|Return to the INDONESIAN Archive||Forward to the Current INDONESIAN discuss|
|bennylin||Tuesday 13th of July 2004 04:29:41 PM|
|Greetings - When greeting and taking leave of one another, Indonesians shake hands lightly (not firmly, the way Americans do). Muslims touch the right hand to their heart afterwards as a gesture of goodwill. (Never use the left hand to greet or touch some one.) Kissing, hugging or other physical greetings are never practiced in public (uncommon).
Selamat is a word used in most Indonesian greetings. It comes from the Arabic salam (shalom), meaning peace, safety or salvation. By itself, the exclamation Selamat! means "Congratulations!"
Like English "good," it is followed by the time of day and other words to form most common greetings:
Selamat datang : Welcome (datang = to come)
Selamat pagi : Good morning (pagi = morning, until 11 am)
Selamat siang : Good day (siang = midday, from 11 am to 3 pm)
Selamat sore : Good afternoon (sore = late afternoon, 3 pm to nightfall)
Selamat malam : Good evening (malam = night, after dark)
Selamat tidur : Good night (tidur = to sleep)
Apa kabar is another common greeting which literally means "What's the news" (apa = what, kabar = news), or in other words "How are you?" The standard answer is Kabar baik, meaning "I am fine" (baik = well, fine).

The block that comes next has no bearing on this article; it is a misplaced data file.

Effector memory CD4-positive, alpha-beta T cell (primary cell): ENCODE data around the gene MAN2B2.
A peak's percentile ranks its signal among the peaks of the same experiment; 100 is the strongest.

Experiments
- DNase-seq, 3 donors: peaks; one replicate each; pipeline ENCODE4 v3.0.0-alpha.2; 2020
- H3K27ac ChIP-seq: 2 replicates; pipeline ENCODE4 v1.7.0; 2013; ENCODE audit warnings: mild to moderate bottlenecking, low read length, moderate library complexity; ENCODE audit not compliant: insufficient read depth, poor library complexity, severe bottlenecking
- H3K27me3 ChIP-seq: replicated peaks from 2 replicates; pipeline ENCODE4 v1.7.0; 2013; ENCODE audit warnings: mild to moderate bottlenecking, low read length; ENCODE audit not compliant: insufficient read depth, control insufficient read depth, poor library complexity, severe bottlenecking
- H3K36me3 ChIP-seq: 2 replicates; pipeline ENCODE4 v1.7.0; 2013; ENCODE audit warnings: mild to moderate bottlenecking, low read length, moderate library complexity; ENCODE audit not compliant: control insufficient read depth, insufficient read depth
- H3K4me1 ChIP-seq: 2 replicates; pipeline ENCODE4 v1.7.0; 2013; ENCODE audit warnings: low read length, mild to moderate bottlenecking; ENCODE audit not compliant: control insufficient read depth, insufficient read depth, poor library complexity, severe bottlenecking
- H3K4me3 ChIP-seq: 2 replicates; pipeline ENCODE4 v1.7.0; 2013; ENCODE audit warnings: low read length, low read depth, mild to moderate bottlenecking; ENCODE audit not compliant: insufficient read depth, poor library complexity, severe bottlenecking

You will also find yourself greeted with the following questions, even by complete strangers:
Where are you going?
Dari mana, pak/bu?
Where are you [coming] from?
This is said out of curiosity, and the person is usually not all that interested where you are actually going or coming from. This is just another way of saying "Hello!"
You may answer:
Dari [+ place]
Saya mau ke [+ place]
I am going to [+ place]
Just going for a walk.
Makan angin. or Cari angin
(lit: eat-wind or searching-wind)
Just out for some air.
Not anywhere in particular.
When taking leave of someone, it is polite to excuse oneself by saying:
Mari, saya pergi dulu.
(lit: Let's. I-go-first)
Excuse me, I am going now.(= Goodbye for now!)
Sampai jumpa lagi.
See you again.
More informally, you can also say:
Da da! or even Bye-bye!
Goodbye (so long!)
Da! comes from the Dutch dag meaning "day".
Bye-bye is from English.
If you are the one staying behind, you respond by saying:
Phrasebase. All Rights Reserved.